In an ancient issue of the now sadly defunct Nintendo Power magazine, Incredible Crisis designer Kenichi Nishi described his approach to games as taking a genre and "breaking it down and rebuilding it again in a unique way." With credits on games like the obscure but charming Chibi-Robo!, as well as the utterly baffling Nintendo-sanctioned Captain Rainbow it's easy to see what he means. Nishi's games always seem to prioritize a manic sense of energy over, you know, making a lick of sense. None more so than 1999's Incredible Crisis.
Mechanically the game isn't all that distinct: its many, crazy vignettes basically boil down to rhythm and mini-games. Tear your eyes away from the scrolling button prompts for a moment, however, and you'll witness a plot that is ever-so-important to the history of video games.
It's Grandma Haruko's birthday, and she wants everyone in her working class family home early to celebrate. Her quartet of neglectful kin have all forgotten, of course, but even so they each attempt to fulfill her wish and make it home on time. That, however, is where things get tricky.
What follows is a series of disasters that sees each member of the family saving UFOs, battling a giant teddy bear and having sex with a stranger in a ferris wheel.
Despite the rather conventional gameplay, the absurdity of Incredible Crisis has gained it a strong cult following. That -- alongside the smooth, cartoonish art style -- means that the game actually holds up pretty well even today. And if you can't track down a copy there are actually arcade versions of the game floating around out there still. Assuming you live in Japan, that is. Or Europe, where Richard Branson actually had a hand in bringing the stand-up edition of Incredible Crisis to befuddled costumers all across the continent.
Now that is a game development story we would like to see a documentary about.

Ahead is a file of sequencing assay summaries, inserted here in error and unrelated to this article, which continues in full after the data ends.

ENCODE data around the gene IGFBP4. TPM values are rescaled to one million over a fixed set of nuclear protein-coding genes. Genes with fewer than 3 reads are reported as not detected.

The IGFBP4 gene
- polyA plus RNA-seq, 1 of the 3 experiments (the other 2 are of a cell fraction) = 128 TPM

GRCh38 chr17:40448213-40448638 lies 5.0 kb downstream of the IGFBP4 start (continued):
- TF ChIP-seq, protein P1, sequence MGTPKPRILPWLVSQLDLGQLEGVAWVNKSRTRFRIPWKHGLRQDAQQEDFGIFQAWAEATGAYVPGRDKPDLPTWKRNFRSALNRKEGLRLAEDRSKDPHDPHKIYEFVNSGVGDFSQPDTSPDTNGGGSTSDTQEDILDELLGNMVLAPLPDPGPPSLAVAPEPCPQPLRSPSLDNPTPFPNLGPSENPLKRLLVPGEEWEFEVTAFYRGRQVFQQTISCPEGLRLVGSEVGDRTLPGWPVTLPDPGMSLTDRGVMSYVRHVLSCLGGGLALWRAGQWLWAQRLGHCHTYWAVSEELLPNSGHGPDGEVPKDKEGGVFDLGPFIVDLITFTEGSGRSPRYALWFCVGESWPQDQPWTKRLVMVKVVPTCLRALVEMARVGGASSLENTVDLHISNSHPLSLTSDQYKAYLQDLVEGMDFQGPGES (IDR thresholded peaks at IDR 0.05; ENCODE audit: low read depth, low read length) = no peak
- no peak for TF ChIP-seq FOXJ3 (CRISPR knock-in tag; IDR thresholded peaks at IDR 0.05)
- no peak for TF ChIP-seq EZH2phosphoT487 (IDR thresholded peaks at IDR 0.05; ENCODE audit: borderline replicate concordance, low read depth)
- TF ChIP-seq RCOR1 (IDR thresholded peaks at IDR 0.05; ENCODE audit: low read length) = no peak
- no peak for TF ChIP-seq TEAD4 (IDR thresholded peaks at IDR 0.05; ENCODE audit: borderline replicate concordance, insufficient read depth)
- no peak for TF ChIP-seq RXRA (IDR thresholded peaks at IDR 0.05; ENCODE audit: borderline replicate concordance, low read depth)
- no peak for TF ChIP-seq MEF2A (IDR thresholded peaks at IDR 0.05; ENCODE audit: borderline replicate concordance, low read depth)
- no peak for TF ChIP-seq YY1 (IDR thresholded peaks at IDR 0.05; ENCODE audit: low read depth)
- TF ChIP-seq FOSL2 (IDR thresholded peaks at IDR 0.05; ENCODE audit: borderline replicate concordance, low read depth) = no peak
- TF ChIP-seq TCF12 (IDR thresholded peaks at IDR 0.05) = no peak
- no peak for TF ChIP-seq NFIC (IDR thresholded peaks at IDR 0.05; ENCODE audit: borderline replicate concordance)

PaRappa the Rapper is almost certainly the most recognizable game on this list, and for good reason. Its 2D-and-3D-had-a-baby art style and catchy tunes make it incredibly easy on the eyes and ears even nearly 20 years after its original release.
If you're reading this list, and yet still aren't familiar with the PlayStation classic then we can clue you in. It's about a talking dog with a beanie and poor impulse control who raps his way through everyday life in order to court a humanoid flower. To the player, this translates into a lot of rhythmic pressing of buttons.
PaRappa's totally mundane adventures include learning kung-fu (just like we all did in the 90s), driving lessons, baking a cake, and in the highly coveted ability to cut in line at the bathroom. Its unique world, style, and music have helped make PaRappa the Rapper something of a mascot in nostalgic PlayStation marketing. Which we can thank for the game being as recognizable as it is today.
UmJammer Lammy is PaRappa's indirect, lesser-known (and many would argue better) sequel. It also turns the weirdness of its sister game's anthropomorphized world up to about eleven.
Lammy, the sequel's protagonist, is a lamb so introverted she can barely make it to rehearsal for her band MilkCan on time without having a panic attack. Lammy discovers that to overcome this she simply has to imagine any convenient, nearby object -- a fire fighter's hose, perhaps, or someone else's baby -- as a guitar. Pretending to be onstage gives her the confidence to make it through a much more bizarre series of antics than her predecessor. It also makes for some incredibly trippy hallucinations in an already seemingly drug-addled nightmare world.
Lammy is easily the "weirder" of the two games, but PaRappa gets points for building the shared world first. Sadly, both games are tough to go back and actually play in the 21st century. Modern HDTVs simply have too much input lag for these gems. At the very least, however, you owe it to yourself to watch a sapient onion teach talking animals how to perform violence on YouTube.